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  Posted on: Thursday, February 28, 2013
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Death By A Thousand Cuts

   
 
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For some inexplicable reason, the stock market seems to be ignoring the "sequester" that goes into effect tomorrow (March 1st), and we believe the economy will be significantly affected by it.   The consensus is that if the Sequester goes into effect, GDP will drop by approximately .6% and there will be 750,000 to 1 million jobs lost.  Even if we strike a "grand bargain" to avoid the "sequester," any significant rise of revenue by taxing, and spending cuts by the government, will negatively affect economic growth. 

The consensus GDP estimates of nine economists interviewed by Steve Liesman from CNBC, range from 2.1% to 2.9% during the four quarters of 2013.  The total GDP for 2011 was only 1.8%, 2012 was 2.2% and the fourth quarter was a positive 0.1%.   Therefore, the consensus estimates from these nine economists is for a better economy this year than last year, and even this tepid forecast should be taken with a grain of salt, as the consensus has now erroneously predicted a better economy for the last three consecutive years.

 We have explained in other comments and "special reports" this year that there are only 4 ways to increase or decrease GDP.  The four ways are: 1. Consumption by individuals 2. Business investment. 3. Net trade balances and 4. Government spending.  The effective raising of payroll and capital gains taxes in January, as well as sharp increases in gasoline prices, will have a significant effect on personal consumption.  Furthermore, as businesses continue to buy back stock and hold large cash balances, there is little growth from business investment.  While the US Trade Balance is improving somewhat, it is a negligible factor compared to the other forces at work.  Finally, government spending will have to decrease even more as the debt ceiling debate in May, and Continuing Resolution (the funding of the government starting March 27th) will continually plague our policy makers in the most partisan government in US history.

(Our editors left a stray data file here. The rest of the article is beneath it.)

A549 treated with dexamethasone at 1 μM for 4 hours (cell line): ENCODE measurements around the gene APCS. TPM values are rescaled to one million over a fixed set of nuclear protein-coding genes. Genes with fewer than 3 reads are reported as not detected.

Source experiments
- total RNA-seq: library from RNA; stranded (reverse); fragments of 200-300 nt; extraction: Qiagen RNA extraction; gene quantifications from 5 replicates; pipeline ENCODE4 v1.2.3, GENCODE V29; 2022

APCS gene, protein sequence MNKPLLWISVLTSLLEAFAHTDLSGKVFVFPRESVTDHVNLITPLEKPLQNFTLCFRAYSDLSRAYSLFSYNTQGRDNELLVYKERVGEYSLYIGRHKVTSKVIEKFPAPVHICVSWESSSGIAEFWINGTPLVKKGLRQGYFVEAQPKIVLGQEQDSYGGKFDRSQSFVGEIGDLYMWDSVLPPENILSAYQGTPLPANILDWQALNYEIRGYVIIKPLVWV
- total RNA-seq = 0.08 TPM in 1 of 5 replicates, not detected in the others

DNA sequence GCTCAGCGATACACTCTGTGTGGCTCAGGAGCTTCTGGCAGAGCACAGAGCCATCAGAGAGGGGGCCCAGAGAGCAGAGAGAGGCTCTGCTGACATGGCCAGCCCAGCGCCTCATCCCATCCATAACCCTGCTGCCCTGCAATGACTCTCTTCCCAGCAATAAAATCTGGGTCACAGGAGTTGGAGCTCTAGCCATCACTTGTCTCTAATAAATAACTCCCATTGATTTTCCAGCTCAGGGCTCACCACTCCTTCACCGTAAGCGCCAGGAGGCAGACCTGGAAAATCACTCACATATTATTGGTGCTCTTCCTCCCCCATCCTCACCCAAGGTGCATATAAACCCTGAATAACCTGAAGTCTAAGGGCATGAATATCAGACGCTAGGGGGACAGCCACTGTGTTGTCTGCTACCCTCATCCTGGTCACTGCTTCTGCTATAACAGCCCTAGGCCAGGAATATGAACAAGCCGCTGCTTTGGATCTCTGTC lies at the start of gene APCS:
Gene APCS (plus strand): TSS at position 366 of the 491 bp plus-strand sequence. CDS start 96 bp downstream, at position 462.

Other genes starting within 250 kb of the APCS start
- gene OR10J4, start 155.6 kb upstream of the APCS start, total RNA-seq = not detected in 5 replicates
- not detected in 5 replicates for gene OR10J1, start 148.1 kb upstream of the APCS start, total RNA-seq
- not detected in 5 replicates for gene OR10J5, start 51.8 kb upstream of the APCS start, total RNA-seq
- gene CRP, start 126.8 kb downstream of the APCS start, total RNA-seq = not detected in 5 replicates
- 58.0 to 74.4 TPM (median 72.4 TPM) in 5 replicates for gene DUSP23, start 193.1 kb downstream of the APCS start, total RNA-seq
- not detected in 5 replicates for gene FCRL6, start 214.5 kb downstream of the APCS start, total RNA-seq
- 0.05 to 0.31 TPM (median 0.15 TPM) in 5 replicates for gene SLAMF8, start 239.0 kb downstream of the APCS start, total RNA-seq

It is clear that the equity markets are being held up by the Fed's manipulation of the long end of the interest rate curve.  This week Fed Chairman Ben Bernanke testified before Congress and put up a spirited defense of Quantitative Easing (QE) in the face of some grumblings within the Fed itself.  All of the explanations and assurances are only valid if QE will actually stimulate the economy. 

If we continue to raise taxes, it will affect consumption negatively, and as we continue to cut government spending, it will subtract, dollar for dollar, from GDP.  Therefore, since we have already cut $2.5 trillion (tn) from the budget so far, and could cut up to $4 tn, the affect on GDP will be significant.  We were all able to see the effect of cutting back defense spending by 22% in the release of fourth quarter GDP, as it moved from positive to negative (and revised back to +0.1% today) .  It would seem to us that the chance of a recession or even severe recession is greatly increased.  Given the stock market's strong rise the first nine weeks of this year, we are wondering if we are the only ones that are concerned about the "sequester" or "grand bargain."

The economic impact of the latest fiscal deal will slow the economy by 1.5%.  Sequestration will decrease GDP by approximately 0.6%.  These headwinds could easily push the US economy that is growing at around 2% into a recession. The immediate economic impact of the sequence of artificial deadlines won't be a sudden disaster, but more like "a death by a thousand cuts."

In making these judgments, we are not expressing any opinion as to whether any given policy is right or wrong.  We are only attempting to analyze their effects on the economy and the market.  Clearly, there is an ongoing problem with excessive household debt and a long-term problem with excessive government debt.   The dilemma  is  how to  get the economy growing again at a rate high enough to bring down the unemployment rate while, at the same time, not letting government debt soar to unsustainable levels.  It is the enormous difficulty of solving this problem that continues to keep us bearish on the market.

 

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